Lots in this article worth highlighting, but at least it now mainstreams what the DFHs have known for at least 3 years since Roberts and Alito took the bench.
In its first five years, the Roberts court issued conservative decisions 58 percent of the time. And in the term ending a year ago, the rate rose to 65 percent, the highest number in any year since at least 1953.
The courts led by Chief Justices Warren E. Burger, from 1969 to 1986, and William H. Rehnquist, from 1986 to 2005, issued conservative decisions at an almost indistinguishable rate - 55 percent of the time.
They're using databases compiled by political scientists who assign decisions to a conservative-liberal rating system according to criteria like whether the court sided with the prosecutor (conservative outcome) or an individual against a corporation (liberal outcome). I think the acceleration is significant too, as Roberts and Alito grow into the jobs and hit their full stride, confident in their impunity.
This really says it all:
Four of the six most conservative justices of the 44 who have sat on the court since 1937 are serving now: Chief Justice Roberts and Justices Alito, Antonin Scalia and, most conservative of all, Clarence Thomas. (The other two were Chief Justices Burger and Rehnquist.) Justice Anthony M. Kennedy, the swing justice on the current court, is in the top 10.
When the "swing" vote at the "center" of the court is actually in the top 10 of consevative justices since they started measuring these things, I think I feel safe saying "Yes Virginia, the Supreme Court is packed with conservative extremists."
At the end of the article they make some revealing comparisons between Roberts' court and Rehnquist (himself no slouch on the conservative front):
In some ways, the Roberts court is more cautious than earlier ones. The Rehnquist court struck down about 120 laws, or about six a year, according to an analysis by Professor Epstein. The Roberts court, which on average hears fewer cases than the Rehnquist court did, has struck down fewer laws - 15 in its first five years, or three a year.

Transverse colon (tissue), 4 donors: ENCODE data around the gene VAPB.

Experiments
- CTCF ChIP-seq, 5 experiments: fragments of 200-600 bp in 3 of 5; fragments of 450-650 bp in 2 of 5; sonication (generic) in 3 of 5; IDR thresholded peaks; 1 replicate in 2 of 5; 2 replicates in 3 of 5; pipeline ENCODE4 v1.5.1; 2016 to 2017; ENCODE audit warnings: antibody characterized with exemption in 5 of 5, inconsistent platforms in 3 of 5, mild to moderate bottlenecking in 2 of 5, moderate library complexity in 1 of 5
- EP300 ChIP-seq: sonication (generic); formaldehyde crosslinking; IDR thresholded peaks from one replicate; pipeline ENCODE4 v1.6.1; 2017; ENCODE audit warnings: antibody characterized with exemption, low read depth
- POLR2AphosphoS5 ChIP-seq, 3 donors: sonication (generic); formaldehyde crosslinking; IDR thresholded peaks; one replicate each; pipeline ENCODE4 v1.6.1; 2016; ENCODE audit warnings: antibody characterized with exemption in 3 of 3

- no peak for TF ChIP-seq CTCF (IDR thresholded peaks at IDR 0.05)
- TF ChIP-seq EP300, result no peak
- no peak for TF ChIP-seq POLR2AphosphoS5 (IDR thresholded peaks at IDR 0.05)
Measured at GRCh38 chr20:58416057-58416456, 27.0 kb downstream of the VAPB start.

It is the ideological direction of the decisions that has changed. When the Rehnquist court struck down laws, it reached a liberal result more than 70 percent of the time. The Roberts court has tilted strongly in the opposite direction, reaching a conservative result 60 percent of the time.
The Rehnquist court overruled 45 precedents over 19 years. Sixty percent of those decisions reached a conservative result. The Roberts court overruled eight precedents in its first five years, a slightly lower annual rate. All but one reached a conservative result.
So the philosophy of the Roberts court appears to be "less volume, greater impact per decision" which I think comports well to our anecdotal experience with decisions like Ledbetter and Citizens United.
What accounts for the difference is not so much Roberts for Rehnquist, but O'Connor for Alito, making Kennedy (one of the top 10 conservative justices from above) the "swing" vote.
What this does is gives Roberts a hard core cadre of 4 true believers with which to issue "cert" to cases they know they can win and overturn laws or precedents conservatives hate. Rehnquist did not have as strong a bench to work with. He only had 3 reliable votes, and Stevens could certainly have his 4, and occasionally O'Connor or Kennedy issue cert and foil him.
Make no mistake, conservatives have been winning the Supreme Court battle for decades now, as this fantastic graph at the NY Times shows, but in the past the court liberals could win a few. Now those victories are tougher and tougher to come by, and Roberts is able to overturn even a lot of those O'Connor 5th vote Stevens coups from the past decade.
One more bit of DFH gloating:
But only one change - Justice Alito's replacement of Justice O'Connor - really mattered. That move defines the Roberts court. "That's a real switch in terms of ideology and a switch in terms of outlook," said Lee Epstein, who teaches law and political science at Northwestern University and is a leading curator and analyst of empirical data about the Supreme Court.
Though Chief Justice Roberts gets all the attention, Justice Alito may thus be the lasting triumph of the administration of President George W. Bush. He thrust Justice Kennedy to the court's center and has reshaped the future of American law.
Alito should have been filibustered. I say that as someone who hates the filibuster and won't cry to see it go, but while it exists, liberals should avail themselves of it to fight the most important fights, and Alito was one such. The conservative proto-teabaggers who revolted over the Miers nomination won a big big fight by forcing Bush to pick a real movement ideologue. Would that liberals not feel so reluctant to put a stick in Obama's spokes over blank-slate Kagan.